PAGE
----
One of Roosevelt’s clubs, Green Team, is getting their hands dirty to make Roosevelt and its community a greener place. The team is led by senior Catherine Hudson and their official goal is “to help teach and encourage Roosevelt students to be environmentally-conscious and help our community become a more eco-friendly, green place.” They have done a wide range of projects from helping Roosevelt Students recognize different types of waste to helping remove invasive species and reviving barren areas.
In a recent project, Green Team created seed bombs in order to help improve parks around Seattle. Seed bombs are created by “putting dirt, clay, and water together with seeds.” They can then “be thrown places and wildflowers will sprout,” explained a Green Team club member, sophomore Kendall Barton. Even if seed bombs seem simple, they are especially helpful in areas where it may be difficult to plant flowers. Since seed bombs are wrapped up in a blanket of earth, which acts as a carrier for the seeds, this enables them to be launched in areas that are physically challenging to access. These can include, fenced-off wastelands or motorway banks, details The Ecologist, a prominent environmental website. Additionally they can make ugly and forgotten land useful again by restoring plant and wildlife populations while nourishing the soil at the same time.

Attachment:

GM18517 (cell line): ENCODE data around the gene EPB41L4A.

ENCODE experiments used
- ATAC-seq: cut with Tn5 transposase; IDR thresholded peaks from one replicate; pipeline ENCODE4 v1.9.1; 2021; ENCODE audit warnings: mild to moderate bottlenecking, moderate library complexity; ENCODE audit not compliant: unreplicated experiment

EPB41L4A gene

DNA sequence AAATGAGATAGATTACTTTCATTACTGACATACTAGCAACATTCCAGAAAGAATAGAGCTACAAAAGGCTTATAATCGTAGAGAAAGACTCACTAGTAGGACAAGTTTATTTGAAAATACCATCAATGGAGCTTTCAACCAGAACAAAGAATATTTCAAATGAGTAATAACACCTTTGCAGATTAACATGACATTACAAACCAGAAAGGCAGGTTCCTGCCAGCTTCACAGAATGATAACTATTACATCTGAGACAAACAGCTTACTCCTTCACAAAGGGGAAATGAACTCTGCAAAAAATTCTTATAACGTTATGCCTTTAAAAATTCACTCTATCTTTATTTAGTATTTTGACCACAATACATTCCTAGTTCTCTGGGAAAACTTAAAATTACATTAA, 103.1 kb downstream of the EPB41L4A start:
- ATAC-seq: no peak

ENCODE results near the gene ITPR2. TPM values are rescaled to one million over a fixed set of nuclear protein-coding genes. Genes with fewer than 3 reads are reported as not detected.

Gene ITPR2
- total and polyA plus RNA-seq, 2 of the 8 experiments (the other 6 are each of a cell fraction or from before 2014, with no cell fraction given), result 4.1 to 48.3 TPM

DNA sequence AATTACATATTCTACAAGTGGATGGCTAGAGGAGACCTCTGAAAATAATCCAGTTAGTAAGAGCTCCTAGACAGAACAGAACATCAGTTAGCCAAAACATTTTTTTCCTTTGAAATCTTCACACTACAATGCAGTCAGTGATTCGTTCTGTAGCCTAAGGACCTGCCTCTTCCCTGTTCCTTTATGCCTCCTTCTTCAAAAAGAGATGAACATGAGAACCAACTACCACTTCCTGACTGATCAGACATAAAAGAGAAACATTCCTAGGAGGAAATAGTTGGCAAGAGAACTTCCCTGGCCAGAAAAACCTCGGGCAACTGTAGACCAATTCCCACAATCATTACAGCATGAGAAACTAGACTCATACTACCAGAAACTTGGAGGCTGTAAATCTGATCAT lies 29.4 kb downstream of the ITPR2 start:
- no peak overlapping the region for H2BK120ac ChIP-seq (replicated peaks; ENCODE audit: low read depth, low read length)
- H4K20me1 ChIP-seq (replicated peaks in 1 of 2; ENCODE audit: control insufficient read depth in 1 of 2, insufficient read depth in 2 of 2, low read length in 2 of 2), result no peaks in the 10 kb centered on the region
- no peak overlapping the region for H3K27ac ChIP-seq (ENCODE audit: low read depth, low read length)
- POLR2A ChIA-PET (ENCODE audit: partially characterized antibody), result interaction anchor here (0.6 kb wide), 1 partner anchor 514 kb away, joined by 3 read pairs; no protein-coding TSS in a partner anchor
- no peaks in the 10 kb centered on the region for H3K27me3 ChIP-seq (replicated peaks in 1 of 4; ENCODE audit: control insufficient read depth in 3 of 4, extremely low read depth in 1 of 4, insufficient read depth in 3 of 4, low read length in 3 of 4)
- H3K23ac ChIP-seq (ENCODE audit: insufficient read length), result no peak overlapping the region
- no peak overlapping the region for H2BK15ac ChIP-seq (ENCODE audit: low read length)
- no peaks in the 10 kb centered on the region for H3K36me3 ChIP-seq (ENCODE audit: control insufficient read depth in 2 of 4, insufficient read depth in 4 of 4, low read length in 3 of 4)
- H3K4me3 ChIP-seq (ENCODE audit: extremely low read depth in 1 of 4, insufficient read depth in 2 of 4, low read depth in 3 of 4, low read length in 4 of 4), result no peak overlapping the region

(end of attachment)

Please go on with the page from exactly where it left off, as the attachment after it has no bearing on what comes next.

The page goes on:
Another project that Green Team initiated a few weeks ago was at Golden Gardens in Ballard. They focused on removing ivy and blackberries, both invasive species, which destroy trees and other native plants. This is a prominent issue in Golden Gardens because “there’s a part of Golden Gardens [where] the entire thing has been overtaken by blackberries which are climbing up the trees and killing them,” said Barton. It is such a problem that the Green Team is considering doing another project in the future to help remove the ivy they didn’t get on their first trip.
They aren’t only focused on community outreach, but also educating Roosevelt students about the small changes they can make to help the planet. Through this education, Green Team hopes to teach students about the importance of waste and how it can be minimized. Composting is an important focus since food scraps can either waste away in a landfill or find use as a nutrient-rich supplement for soil. Green Team “makes presentations, then goes around to classes” trying to teach the Students about composting and it’s importance, commented Barton. They also have done waste audits to help identify how much waste was going in the wrong containers. For example, a recyclable bottle in the garbage or food scraps in the garbage instead of the compost. The aim is to help Roosevelt students make better decisions when it’s time to toss a bottle, can, or food scraps.
Roosevelt’s Green Team hopes that students will learn to cherish the planet everyone lives on, by producing less waste while being more sustainable. Although it’s a daunting problem, they will tackle it head on, one flower at a time.
Featured Image: (From left to right) Sophomores Lola Reinhardt, Natalie Hudson, and Sophia Modisette wokr on a project for Green Team. Photo by Allison Bullard